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Marijuana Enforcement Disparities

In California: A Racial Injustice


May 2016
Effective January 1, 2011, California reduced the
penalty for possession of one ounce or less of
marijuana from a misdemeanor to an infraction.1
Subsequently, misdemeanor marijuana arrests
plummeted by 86 percent.2 Although the penalty
does not include jail, the offense is still punishable
by up to a $100 fine plus fees, making the actual cost
of an infraction much higher.3 This can be a
substantial burden for young and low-income
people. According to original research presented
here, enforcement of marijuana possessionand the
economic burden it entailsfalls disproportionately
on black and Latino people. The disparity is
particularly acute for black people and young men
and boys.
White people consume marijuana at similar rates to black
people and more than Latinos in the U.S.;4 yet black and
Latino people are disproportionately targeted by law
enforcement for low-level marijuana possession
infractions.5 In 2010, black people were 3.73 times more
likely to be arrested for marijuana possession than white
people nationwide.6 (Data on Latinos were not available.)
In California that year, 16.38 percent of people arrested
for marijuana possession were black, 41.5 percent were
Latino, and only 35.7 percent were white,7 even though
Californias population is only 6.6 percent black, 38.4
percent Latino, and 39 percent white.8

from each other in demographics, economics and


population density. As such, findings in these two cities
may reflect broader trends across the state, particularly
given that marijuana possession arrest disparities predating the 2011 reclassification were experienced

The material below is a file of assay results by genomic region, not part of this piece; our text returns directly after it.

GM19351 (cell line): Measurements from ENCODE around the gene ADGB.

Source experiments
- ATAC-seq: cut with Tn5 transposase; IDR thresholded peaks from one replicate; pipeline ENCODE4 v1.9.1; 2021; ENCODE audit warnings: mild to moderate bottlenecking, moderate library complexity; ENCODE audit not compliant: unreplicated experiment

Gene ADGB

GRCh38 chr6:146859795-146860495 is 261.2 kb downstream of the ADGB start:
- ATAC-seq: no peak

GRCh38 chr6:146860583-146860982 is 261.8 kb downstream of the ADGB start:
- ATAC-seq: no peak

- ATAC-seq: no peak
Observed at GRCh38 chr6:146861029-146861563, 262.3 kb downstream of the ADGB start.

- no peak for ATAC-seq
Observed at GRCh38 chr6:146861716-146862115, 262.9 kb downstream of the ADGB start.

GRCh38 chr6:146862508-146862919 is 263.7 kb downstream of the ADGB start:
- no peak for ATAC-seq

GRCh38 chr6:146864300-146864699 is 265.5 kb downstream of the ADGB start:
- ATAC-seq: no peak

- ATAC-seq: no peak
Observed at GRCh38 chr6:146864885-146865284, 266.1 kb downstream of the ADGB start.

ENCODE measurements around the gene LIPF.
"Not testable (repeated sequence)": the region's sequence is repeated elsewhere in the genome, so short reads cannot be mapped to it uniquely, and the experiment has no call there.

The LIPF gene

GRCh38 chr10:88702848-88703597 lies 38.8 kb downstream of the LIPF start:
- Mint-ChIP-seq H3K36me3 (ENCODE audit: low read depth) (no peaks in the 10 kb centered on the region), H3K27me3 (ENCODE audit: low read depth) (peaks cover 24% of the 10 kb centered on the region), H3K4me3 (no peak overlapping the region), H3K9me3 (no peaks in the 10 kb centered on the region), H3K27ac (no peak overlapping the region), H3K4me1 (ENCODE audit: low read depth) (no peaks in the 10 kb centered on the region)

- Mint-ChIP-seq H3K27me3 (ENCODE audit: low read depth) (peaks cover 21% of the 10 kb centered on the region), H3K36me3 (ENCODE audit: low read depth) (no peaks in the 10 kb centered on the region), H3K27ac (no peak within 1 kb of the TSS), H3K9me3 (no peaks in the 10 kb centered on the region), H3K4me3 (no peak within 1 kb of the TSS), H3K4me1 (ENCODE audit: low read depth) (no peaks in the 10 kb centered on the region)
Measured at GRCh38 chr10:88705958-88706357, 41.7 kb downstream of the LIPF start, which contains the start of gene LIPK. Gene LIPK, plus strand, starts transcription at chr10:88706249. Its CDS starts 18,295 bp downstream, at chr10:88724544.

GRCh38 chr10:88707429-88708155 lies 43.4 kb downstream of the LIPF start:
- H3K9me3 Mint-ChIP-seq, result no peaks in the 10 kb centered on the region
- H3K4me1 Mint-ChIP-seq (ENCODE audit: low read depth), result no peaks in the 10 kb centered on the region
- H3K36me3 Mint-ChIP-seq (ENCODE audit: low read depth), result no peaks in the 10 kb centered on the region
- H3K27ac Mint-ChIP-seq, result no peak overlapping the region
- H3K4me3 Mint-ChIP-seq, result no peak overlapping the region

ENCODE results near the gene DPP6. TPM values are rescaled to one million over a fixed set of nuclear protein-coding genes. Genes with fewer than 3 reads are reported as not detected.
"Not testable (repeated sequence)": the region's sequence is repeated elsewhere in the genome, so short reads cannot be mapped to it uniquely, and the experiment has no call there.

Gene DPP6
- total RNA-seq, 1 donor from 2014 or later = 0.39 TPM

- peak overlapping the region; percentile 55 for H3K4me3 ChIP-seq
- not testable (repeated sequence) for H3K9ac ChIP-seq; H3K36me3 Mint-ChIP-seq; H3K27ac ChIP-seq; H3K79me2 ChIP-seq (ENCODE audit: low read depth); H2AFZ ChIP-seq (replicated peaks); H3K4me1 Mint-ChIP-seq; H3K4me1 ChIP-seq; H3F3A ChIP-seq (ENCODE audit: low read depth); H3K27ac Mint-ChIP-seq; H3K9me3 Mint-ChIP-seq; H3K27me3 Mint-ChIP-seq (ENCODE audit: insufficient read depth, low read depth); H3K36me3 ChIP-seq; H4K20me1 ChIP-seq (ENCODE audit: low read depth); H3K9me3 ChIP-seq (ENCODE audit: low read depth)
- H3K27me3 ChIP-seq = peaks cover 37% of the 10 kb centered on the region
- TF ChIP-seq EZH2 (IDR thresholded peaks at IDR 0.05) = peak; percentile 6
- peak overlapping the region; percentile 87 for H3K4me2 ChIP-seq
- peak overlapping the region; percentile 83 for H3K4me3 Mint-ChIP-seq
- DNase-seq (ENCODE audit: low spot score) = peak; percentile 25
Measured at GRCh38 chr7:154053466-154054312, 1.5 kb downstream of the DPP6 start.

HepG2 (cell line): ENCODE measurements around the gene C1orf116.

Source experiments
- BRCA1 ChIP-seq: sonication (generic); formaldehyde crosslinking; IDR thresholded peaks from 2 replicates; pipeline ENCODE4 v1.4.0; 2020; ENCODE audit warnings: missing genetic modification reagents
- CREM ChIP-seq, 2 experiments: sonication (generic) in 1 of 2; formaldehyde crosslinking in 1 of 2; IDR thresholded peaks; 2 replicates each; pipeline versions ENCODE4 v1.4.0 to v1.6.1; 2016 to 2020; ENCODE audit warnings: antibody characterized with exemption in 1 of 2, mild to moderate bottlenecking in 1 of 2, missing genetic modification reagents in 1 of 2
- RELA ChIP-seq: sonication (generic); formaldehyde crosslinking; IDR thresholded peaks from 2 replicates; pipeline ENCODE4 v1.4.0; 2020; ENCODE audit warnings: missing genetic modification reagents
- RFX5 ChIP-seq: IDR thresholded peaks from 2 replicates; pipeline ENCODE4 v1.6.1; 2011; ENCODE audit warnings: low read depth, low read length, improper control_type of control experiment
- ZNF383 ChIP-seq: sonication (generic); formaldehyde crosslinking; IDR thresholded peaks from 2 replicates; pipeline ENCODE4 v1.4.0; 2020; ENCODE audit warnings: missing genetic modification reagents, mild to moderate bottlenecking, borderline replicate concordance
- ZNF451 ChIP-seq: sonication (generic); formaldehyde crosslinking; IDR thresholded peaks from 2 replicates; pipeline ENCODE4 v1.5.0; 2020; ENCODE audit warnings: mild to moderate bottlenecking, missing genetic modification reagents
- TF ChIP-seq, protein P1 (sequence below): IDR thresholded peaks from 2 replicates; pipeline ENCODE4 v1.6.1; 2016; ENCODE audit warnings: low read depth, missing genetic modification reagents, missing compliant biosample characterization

statewide. We limited the record review to the first two
years following the reclassification of marijuana
possession. Since there have been no subsequent
changes to marijuana possession violations in California,
these numbersand the disparities they revealremain
relevant today.
Racial Disparities in Marijuana Enforcement Persist
Infraction data from both cities show that black people
account for a wildly disproportionate number of
marijuana possession infractions. In Los Angeles and
Fresno black people were respectively cited for
marijuana possession infractions 4.0 and 3.6 times more
often than white people. The disparity is worse than the
rates at which black people were arrested for possession
of marijuana prior to 2011, when possession was a
misdemeanor offense. In 2010, black Californians were
2.2 times more likely than white Californians to be
arrested for marijuana possession.

Methodology
Demographic information about marijuana infractions in
California is hard to obtain. Unlike misdemeanor arrests,
infraction date are not collected at the state level, making
it significantly more challenging to identify how marijuana
enforcement is affecting Californians of different
races/ethnicities, genders and ages.
The ACLU of California and the Drug Policy Alliance
partnered to bring marijuana infraction data to light.9 This
analysis focuses on data provided by the Fresno and Los
Angeles Police Departments. These cities differ greatly

www.drugpolicy.org
www.acluca.org

Latinos (Hispanic in the data provided) were cited for


marijuana possession infractions 1.4 times more often in
Los Angeles and 1.7 times more often in Fresno than

white people. It is likely that these disparities are actually


greater. California has a long history of data collection
challenges regarding Latinos, who are often classified by
law enforcement officers as white and thus
undercounted.10
Citations Disproportionately Affect Young People
The age distribution of those receiving marijuana
infractions in both cities skews toward younger people,
particularly in Los Angeles.

percent in Los Angeles). In Los Angeles 40 percent of all


marijuana possession infractions were issued to
individuals between 16 and 21 years old; 26 percent of
Implications and Conclusions
Infraction data are hard to come by in California. The
demographic profile of people issued marijuana
possession infractions in Fresno and Los Angeles,